Nearly half of Howard School students scored below state average in literacy, but Howard principal Chris Earl has a plan for improvement.
And Reuben Lawrence, known as the Godfather of Howard School, wants to raise $50,000 to help.
An anonymous donor has already given Lawrence $25,000 to get the fundraiser started. Lawrence wants matching funds to ensure that the literacy program runs at least four years, from the time a freshman enters high school through graduation.
If students do well, he's pushing for the program to be funded and modeled in schools throughout the district.
Earl says he's already seen the program work at Dalewood Middle School.
Donations may be mailed to:
2500 S. Market St.
Chattanooga, TN 37408
Note “Literacy Program” in the memo line
Earl was principal there in 2012-13 when the school earned an average literacy score of Level 3 in the Tennessee Value-Added Assessment.
But a year after implementation, Dalewood significantly exceeded state reading standards and scored a Level 5, the highest level available. The school scored a Level 5 again the year after that, says Earl.
He wants to start the same literacy program at Howard in January.
Instead of asking students to read books they don't like, the program provides software so students can read material interesting to them that's on their grade level.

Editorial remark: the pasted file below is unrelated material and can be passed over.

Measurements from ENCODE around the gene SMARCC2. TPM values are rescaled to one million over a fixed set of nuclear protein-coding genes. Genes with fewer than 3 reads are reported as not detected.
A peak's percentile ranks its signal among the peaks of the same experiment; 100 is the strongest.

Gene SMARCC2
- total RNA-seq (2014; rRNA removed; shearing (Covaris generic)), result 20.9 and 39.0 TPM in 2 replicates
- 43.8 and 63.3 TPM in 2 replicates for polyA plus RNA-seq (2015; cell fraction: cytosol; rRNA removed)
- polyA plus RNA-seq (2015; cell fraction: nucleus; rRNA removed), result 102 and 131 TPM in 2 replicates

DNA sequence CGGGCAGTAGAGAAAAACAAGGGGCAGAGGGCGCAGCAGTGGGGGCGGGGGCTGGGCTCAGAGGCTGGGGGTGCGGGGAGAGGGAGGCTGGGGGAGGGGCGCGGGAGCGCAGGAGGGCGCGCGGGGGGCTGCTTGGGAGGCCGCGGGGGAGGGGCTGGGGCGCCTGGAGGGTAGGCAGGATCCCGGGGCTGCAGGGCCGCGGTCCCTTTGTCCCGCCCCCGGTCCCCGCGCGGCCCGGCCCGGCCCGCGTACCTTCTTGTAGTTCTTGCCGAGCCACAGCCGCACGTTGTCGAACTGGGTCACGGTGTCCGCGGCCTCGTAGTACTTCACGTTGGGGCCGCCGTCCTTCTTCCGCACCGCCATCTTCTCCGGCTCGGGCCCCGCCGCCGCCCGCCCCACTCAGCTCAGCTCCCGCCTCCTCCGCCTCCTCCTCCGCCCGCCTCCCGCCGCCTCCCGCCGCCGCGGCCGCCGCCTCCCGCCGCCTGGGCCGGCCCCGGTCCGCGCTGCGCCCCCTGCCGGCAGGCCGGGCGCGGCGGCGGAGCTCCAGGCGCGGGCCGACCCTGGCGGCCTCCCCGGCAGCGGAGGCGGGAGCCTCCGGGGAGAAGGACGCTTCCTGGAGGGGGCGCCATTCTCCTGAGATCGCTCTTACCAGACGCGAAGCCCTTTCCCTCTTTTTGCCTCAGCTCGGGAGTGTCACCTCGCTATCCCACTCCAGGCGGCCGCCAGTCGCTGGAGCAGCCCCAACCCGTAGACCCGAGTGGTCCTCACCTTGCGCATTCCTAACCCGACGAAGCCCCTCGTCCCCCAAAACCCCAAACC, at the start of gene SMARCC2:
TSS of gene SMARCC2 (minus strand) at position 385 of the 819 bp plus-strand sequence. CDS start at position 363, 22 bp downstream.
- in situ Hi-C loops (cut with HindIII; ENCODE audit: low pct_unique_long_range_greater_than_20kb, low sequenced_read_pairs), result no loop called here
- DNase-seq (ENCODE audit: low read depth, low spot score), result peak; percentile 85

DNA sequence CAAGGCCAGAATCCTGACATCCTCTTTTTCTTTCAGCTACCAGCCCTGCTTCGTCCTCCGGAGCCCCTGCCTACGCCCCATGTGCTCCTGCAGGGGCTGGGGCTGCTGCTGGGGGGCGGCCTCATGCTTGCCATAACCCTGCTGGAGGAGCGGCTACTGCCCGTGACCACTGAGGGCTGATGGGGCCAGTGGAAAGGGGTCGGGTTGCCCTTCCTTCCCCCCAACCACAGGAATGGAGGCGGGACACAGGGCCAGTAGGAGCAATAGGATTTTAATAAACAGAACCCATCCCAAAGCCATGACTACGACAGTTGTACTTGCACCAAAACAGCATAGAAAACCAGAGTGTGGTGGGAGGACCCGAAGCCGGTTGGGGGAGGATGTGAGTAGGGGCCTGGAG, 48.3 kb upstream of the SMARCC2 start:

And instead of the traditional method of increasing vocabulary by asking youth to write words and copy a definition, the new program gives students a thesaurus and asks them to define the word with a synonym and draw a picture to illustrate it.
"We've identified quite a few of our students who are behind grade level or have some kind of a deficiency in their reading with literacy," he says. So he and Lawrence "got together and started talking."
Getting all students reading on grade level was Earl's answer when Lawrence asked how the community could help the school.
Vision is nothing without action, says the principal.
Lawrence started writing letters seeking funds this fall, and people have already started donating, he says.
"Without reading, you're already three steps behind," says Lawrence.
Lawrence and Earl launched the fundraiser last month at Howard School. They're asking all Howard supporters to contribute.
Earl called two students to his office to celebrate the fundraising launch with Hamilton County School Board member Tiffanie Robinson.
Earl selected the students because they have the highest literacy scores in the school.
Andres Salas, a 17-year-old senior who wants to attend college and study political science, says reading helps him do well in other subjects.
Laila Smith, 16, says she hopes Earl's program works, but she questions why school administrators would purchase thesauruses when most students look up words online.
"So kids would think a thesaurus was kind of stupid considering that they had Google," she says.
Lawrence says his own four children wouldn't be successful as they are if someone had not helped them. So he wants to help others. He and other Friends of Howard members previously raised $100,000 for its band and another $75,000 for the school's library.
"I'm very fortunate to have people who believe in what I believe in and help me to be successful in helping Howard High School," he says.
Contact Yolanda Putman at firstname.lastname@example.org or 423-757-6431.